And I'm glad I didn't. Like the rare plants of the title, this one was both highly entertaining and unusual enough in terms of plot to keep me guessing. The bookclubs.ca Reader's Guide describes it as "Eat, Pray, Love meets The Orchid Thief." Not having read the latter, I can't say if that's accurate, but it does hint at the book's intriguing nature. It tells the story of Lila Nova, a NYC advertising copywriter and recent divorcee who's decided that her "small, newly renovated studio with absolutely no character" needs some sprucing up. This decision takes her to the Union Square Greenmarket, where she meets the "rugged country-sexual" Plant Man, David Exley, who persuades her that a Hawaiian bird-of-paradise plant is just the thing. Whether it's David or the plant itself working the mojo, Lila's easily convinced ... but no sooner does she get the plant home than she begins seeing her life in a new light. The first and funniest inkling of this comes in the "Advertising" chapter, when Lila and coworker/ BFF/ surfer dude extraordinare Kody attend a film shoot for a sneaker commercial:
"When the hair and makeup people arrived, Kody and I gathered around to watch them turn the teenaged giant into a supermodel. ...It's on her way home from this very shoot that Lila notices "a most unusual plant" in a store window, and steps inside to find a far more unusual laundromat:
"The model stripped down naked and stood with her arms out to her sides while her genderless cohorts sprayed her body with large silver canisters of foundation. They wore masks over their faces and sprayed her from head to toe like they were putting out a fire. They airbrushed her into a monotoned six-foot-two column of a human being with no visible veins, nipples, nails, lips, or eyelashes.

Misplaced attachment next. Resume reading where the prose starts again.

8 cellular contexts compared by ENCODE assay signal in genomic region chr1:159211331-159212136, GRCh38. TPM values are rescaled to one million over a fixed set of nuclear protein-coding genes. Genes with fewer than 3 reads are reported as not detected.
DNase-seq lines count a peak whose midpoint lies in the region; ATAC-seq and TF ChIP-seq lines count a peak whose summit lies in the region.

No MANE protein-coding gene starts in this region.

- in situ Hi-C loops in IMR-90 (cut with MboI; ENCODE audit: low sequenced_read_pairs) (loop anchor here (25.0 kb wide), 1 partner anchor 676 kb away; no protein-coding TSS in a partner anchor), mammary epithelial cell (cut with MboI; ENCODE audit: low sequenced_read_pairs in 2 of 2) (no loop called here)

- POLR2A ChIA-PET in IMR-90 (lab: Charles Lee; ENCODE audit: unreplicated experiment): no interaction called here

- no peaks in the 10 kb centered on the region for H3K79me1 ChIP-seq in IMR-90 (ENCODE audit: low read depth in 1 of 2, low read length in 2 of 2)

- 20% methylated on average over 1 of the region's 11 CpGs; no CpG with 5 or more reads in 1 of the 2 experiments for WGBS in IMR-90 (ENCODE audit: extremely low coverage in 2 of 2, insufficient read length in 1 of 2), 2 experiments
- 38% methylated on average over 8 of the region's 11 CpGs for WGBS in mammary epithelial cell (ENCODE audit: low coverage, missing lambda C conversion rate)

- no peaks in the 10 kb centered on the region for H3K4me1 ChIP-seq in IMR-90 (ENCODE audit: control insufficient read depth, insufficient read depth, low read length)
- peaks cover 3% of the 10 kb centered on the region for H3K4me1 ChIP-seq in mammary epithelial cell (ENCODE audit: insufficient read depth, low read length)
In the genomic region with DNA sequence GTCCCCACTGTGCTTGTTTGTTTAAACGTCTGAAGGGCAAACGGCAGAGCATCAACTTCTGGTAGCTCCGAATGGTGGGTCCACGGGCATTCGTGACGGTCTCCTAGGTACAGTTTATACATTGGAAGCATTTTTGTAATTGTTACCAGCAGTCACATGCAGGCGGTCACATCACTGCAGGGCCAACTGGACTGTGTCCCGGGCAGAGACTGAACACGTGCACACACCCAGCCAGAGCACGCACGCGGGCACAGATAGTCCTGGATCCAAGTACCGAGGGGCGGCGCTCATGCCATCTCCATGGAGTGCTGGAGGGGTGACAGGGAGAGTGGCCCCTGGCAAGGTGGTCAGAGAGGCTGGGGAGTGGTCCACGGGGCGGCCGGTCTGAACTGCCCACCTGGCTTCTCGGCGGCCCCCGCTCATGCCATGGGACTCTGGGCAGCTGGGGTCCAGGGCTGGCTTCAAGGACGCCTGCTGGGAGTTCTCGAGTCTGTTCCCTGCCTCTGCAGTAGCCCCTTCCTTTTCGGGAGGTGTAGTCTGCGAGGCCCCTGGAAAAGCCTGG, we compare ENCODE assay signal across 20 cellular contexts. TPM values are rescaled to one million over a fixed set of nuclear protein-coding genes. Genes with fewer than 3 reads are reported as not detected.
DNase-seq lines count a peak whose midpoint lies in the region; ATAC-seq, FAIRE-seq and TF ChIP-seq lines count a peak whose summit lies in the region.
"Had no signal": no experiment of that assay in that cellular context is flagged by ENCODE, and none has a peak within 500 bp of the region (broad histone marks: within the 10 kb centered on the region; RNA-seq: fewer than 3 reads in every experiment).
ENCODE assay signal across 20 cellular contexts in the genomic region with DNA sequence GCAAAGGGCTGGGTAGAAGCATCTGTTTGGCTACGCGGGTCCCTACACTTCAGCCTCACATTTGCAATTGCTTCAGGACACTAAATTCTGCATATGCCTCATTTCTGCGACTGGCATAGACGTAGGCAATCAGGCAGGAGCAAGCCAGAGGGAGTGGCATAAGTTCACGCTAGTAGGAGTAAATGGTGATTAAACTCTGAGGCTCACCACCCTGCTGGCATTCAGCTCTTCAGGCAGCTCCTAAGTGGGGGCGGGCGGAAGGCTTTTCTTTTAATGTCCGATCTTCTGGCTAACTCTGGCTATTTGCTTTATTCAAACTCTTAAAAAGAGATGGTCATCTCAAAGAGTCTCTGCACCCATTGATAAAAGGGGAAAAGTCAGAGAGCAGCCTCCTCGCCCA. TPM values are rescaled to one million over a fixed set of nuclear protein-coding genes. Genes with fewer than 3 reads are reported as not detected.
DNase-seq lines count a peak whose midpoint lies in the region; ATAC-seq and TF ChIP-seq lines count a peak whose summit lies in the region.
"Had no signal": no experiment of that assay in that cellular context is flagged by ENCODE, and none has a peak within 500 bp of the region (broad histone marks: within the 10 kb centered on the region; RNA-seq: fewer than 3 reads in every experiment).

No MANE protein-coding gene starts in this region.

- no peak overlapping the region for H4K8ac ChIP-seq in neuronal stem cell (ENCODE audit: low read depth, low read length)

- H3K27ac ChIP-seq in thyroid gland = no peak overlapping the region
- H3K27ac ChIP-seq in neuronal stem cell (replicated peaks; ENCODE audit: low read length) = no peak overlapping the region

"When every single thing that was real about the model was gone, the makeup artist dug through a suitcase of brushes and plowed through undreds of tubes of flesh-colored colors and began to draw human features onto her face. At the same time, the hair stylist meticulously sewed, with a needle and thread, strand after strand of long blond hairs onto her thin light-brown locks, creating a thick, full mane of shimmering gold."
"I opened the door and stepped down onto something squishy. It was moss, velvety smooth, creating uneven hills of emerald green across the floor of the laundry. ...She is drawn into a long chat with the owner, Armand, who offers her a challenge: take a cutting from the fire fern in the window home, make it grow roots, and he'll show her the 9 rare and valuable plants he keeps hidden in the back room -- that is, provided she agrees not to mention them to anyone else. While it doesn't make sense even to her, she is intrigued, and accepts:
"Thick grass grew from squares of soil perfectly cut to fit the tops of the industrial-sized washing machines and dryers. Dense pockets of jewel-colored flowers on long, thin stems grew from the grass. There were red poppies, purple bells, and bright-yellow daisies. The laundry looked like a meadow. Like a field of wildflowers.